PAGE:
Flexibility in the healthcare workforce has never been more critical. But HealthGigJobs, a West Palm Beach-based startup, is developing an online marketplace to bring more flexibility for healthcare workers and medical providers.
“The idea is to provide a platform where workers and employers can negotiate directly,” HealthGigJobs co-founder CEO Leon de Jerez told Refresh Miami. First things first, healthcare workers fill out a profile detailing information like their specialties, location, and level of experience. HealthGigJobs then checks the worker’s documentation and onboards the worker if the startup is able to verify their credentials.
Businesses go through a similar process and are then able to post jobs seeking, for example, a nurse to cover an afternoon shift one day or a radiologist to review 30 charts. HealthGigJobs’s proprietary matching engine then lists the professionals that match the requirements for the job. These professionals can also view that gig on their dashboard. At that point, the workers and employers can go back and forth to agree on a price.
“The unique aspect here is not the matching,” explained de Jerez. “There are other technology platforms out there that match workers, but there are none that have the dynamic bid–counter bid system that we have.”
HealthGigJobs’s marketplace is free for workers. Businesses are charged a fixed $35 fee per gig, plus a 7.5% surcharge for gigs over $250. Providers that use HealthGigJobs include independent physicians, home healthcare providers, and urgent care facilities.
Rick Yarosh, co-founder and President of HealthGigJobs, first came up with the concept of the HealthGigJobs marketplace in 2018. A physician assistant by training, Yarosh started and sold a healthcare temp agency. After he sold the business, Yarosh was able to hold onto its underlying tech stack, which he then used to build HealthGigJobs.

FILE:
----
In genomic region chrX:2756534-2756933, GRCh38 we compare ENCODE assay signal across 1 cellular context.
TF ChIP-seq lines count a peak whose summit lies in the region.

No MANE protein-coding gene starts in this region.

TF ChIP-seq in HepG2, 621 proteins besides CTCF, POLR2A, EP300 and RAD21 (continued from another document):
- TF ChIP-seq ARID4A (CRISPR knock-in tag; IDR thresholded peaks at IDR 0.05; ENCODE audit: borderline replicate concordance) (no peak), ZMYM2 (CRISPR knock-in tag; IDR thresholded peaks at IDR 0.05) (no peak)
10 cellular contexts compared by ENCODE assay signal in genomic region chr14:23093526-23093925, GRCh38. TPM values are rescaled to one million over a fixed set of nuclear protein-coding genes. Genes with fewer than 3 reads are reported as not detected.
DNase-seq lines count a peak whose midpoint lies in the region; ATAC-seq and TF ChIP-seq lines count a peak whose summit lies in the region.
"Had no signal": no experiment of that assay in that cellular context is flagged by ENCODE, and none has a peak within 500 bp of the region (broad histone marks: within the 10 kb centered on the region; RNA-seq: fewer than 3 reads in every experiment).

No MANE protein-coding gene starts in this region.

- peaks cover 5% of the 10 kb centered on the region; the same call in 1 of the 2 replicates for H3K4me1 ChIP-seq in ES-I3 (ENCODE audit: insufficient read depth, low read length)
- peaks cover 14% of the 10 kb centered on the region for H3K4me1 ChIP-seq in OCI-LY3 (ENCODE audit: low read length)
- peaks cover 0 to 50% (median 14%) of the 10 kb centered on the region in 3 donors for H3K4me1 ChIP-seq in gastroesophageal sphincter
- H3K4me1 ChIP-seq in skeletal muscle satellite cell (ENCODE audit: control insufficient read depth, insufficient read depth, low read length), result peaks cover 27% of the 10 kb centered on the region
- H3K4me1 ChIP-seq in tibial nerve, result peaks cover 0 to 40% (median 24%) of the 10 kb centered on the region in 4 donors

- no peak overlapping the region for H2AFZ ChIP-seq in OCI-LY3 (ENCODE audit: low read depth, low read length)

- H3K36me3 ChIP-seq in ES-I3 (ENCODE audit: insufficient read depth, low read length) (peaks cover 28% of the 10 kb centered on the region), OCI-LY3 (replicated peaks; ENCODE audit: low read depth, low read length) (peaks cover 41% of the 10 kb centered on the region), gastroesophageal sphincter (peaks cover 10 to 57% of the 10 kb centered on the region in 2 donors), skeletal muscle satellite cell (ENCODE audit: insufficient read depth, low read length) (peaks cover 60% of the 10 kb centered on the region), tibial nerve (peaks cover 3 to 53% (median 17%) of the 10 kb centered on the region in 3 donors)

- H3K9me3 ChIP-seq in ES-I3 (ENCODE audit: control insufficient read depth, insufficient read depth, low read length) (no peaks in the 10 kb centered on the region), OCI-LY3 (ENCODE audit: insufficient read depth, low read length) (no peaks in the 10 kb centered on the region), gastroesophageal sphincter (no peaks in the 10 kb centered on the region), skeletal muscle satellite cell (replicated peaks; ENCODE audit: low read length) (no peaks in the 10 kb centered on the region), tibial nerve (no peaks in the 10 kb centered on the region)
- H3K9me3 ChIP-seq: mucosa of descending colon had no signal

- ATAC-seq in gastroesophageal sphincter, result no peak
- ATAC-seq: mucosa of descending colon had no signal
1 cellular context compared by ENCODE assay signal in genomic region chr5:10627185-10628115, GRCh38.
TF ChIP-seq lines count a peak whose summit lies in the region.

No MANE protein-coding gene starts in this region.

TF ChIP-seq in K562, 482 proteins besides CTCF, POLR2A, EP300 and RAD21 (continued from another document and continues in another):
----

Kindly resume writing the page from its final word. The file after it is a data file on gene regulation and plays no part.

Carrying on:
In November 2019, de Jerez and Yarosh decided to go into partnership, after de Jerez spent some time working with the startup in a consulting capacity. Since then, the 12-person team has been busy developing a minimum viable product and doing extensive user testing. Last week, HealthGigJobs formally launched their platform.
De Jerez expressed optimism about South Florida’s tech ecosystem. “It’s a good market if you’re looking for junior to mid-level talent,” he said. “FAU in particular has done some phenomenal work in building industrial parks and developing an ecosystem that feeds talent into businesses.” But he said that he struggles with finding senior talent and funding locally.
According to de Jerez, the initial funding for HealthGigJobs came from Florida doctors. He noted that as the company plans to expand, they will need to seek capital from major investors in other tech hubs around the US, including Silicon Valley.
Looking forward, de Jerez hopes that HealthGigJobs will validate the idea that being a gig worker can lead to – or help someone develop – a fulfilling career. “I think gig work is here to stay,” de Jerez asseted. “And I think it can go one of two ways.”
He continued: “It can either be indentured servitude, or it can be a really powerful life enforcing career choice. What we’re committed to doing is providing all the tools necessary for it to be the latter.”
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